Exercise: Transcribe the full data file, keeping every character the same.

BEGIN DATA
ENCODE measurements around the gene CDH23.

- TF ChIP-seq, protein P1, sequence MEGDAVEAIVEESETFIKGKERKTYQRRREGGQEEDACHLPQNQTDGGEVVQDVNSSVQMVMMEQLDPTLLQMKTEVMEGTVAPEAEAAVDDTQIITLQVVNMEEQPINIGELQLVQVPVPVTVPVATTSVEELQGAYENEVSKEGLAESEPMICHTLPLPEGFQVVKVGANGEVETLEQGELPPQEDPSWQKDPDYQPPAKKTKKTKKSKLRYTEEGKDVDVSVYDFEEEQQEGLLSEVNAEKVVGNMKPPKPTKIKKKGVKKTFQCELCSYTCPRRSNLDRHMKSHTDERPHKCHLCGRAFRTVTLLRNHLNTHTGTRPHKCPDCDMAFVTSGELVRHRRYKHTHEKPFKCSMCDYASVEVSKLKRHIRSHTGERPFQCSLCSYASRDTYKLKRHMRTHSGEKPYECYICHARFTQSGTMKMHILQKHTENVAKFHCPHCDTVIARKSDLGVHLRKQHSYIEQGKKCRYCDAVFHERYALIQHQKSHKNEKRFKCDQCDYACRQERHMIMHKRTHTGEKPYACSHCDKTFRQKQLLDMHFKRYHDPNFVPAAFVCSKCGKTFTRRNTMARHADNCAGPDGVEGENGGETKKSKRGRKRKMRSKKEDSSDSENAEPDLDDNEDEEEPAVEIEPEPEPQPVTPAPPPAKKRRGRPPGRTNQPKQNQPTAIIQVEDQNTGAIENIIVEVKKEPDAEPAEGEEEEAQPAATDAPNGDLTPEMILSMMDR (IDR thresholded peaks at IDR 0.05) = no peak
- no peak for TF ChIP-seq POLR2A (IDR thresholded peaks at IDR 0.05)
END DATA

ENCODE measurements around the gene CDH23.

- TF ChIP-seq, protein P1, sequence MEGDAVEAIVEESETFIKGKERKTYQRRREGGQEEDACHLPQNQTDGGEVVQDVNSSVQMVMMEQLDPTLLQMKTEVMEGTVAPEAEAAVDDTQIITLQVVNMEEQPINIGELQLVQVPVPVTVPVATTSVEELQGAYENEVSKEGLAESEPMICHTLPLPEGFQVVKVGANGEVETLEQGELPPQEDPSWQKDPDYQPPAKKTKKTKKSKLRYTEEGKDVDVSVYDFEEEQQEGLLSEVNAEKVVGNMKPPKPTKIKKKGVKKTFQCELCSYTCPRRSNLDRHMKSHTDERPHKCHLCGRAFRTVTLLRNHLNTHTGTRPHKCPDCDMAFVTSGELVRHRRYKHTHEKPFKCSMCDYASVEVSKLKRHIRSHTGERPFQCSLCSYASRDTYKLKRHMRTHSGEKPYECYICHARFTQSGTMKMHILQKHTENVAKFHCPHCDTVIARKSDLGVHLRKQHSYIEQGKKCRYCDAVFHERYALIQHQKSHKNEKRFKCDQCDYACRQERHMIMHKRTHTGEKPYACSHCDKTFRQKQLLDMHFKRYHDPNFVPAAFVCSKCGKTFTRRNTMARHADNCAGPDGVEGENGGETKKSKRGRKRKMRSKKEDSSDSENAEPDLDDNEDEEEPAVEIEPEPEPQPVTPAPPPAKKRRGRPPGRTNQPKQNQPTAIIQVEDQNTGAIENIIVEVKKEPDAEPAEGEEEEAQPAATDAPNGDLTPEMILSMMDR (IDR thresholded peaks at IDR 0.05) = no peak
- no peak for TF ChIP-seq POLR2A (IDR thresholded peaks at IDR 0.05)